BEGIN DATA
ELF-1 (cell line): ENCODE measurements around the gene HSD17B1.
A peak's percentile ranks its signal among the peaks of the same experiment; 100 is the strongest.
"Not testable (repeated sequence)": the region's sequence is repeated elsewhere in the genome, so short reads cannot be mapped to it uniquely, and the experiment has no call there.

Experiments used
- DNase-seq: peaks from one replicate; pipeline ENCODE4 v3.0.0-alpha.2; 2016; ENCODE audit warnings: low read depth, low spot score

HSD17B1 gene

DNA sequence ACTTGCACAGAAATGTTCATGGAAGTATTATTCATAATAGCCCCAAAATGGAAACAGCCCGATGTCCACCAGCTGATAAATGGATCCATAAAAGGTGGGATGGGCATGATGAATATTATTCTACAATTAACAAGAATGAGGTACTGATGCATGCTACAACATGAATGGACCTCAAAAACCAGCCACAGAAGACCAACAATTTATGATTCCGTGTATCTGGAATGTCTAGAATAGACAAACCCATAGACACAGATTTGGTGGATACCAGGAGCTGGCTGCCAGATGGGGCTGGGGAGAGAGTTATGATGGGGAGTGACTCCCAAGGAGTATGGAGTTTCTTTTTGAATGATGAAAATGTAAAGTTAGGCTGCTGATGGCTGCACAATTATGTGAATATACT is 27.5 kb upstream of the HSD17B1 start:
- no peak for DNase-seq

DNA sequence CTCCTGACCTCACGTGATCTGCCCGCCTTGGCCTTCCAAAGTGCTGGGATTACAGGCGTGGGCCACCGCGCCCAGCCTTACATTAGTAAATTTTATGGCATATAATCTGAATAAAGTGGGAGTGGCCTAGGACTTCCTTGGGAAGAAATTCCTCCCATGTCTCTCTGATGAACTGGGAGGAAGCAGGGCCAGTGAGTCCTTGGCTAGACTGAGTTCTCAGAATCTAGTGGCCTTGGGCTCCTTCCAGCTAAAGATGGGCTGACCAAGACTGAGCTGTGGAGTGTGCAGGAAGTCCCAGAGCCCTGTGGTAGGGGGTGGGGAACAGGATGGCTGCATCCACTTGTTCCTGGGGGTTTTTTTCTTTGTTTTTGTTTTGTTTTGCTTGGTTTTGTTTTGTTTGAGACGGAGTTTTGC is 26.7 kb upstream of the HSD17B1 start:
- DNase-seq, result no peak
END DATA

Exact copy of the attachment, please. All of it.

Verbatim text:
ELF-1 (cell line): ENCODE measurements around the gene HSD17B1.
A peak's percentile ranks its signal among the peaks of the same experiment; 100 is the strongest.
"Not testable (repeated sequence)": the region's sequence is repeated elsewhere in the genome, so short reads cannot be mapped to it uniquely, and the experiment has no call there.

Experiments used
- DNase-seq: peaks from one replicate; pipeline ENCODE4 v3.0.0-alpha.2; 2016; ENCODE audit warnings: low read depth, low spot score

HSD17B1 gene

DNA sequence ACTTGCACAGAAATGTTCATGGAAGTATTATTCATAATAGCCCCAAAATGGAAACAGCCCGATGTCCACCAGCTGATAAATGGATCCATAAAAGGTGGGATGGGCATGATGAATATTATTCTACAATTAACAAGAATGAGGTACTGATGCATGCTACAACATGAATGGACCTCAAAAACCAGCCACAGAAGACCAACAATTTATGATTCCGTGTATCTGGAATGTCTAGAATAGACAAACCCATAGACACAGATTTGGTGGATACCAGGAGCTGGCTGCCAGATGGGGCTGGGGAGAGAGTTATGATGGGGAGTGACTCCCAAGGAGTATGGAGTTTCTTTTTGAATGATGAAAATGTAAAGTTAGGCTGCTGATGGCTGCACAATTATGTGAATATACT is 27.5 kb upstream of the HSD17B1 start:
- no peak for DNase-seq

DNA sequence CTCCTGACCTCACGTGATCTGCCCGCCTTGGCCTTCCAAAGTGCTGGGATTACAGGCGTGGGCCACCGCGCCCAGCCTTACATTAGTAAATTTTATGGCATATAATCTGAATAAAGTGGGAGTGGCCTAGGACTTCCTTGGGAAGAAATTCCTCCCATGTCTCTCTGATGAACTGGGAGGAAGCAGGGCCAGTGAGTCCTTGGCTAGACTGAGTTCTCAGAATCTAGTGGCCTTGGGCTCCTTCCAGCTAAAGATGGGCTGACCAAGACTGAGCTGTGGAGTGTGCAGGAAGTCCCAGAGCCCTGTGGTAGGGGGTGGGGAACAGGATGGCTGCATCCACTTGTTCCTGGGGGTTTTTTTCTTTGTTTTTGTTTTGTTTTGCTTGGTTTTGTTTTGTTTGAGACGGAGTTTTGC is 26.7 kb upstream of the HSD17B1 start:
- DNase-seq, result no peak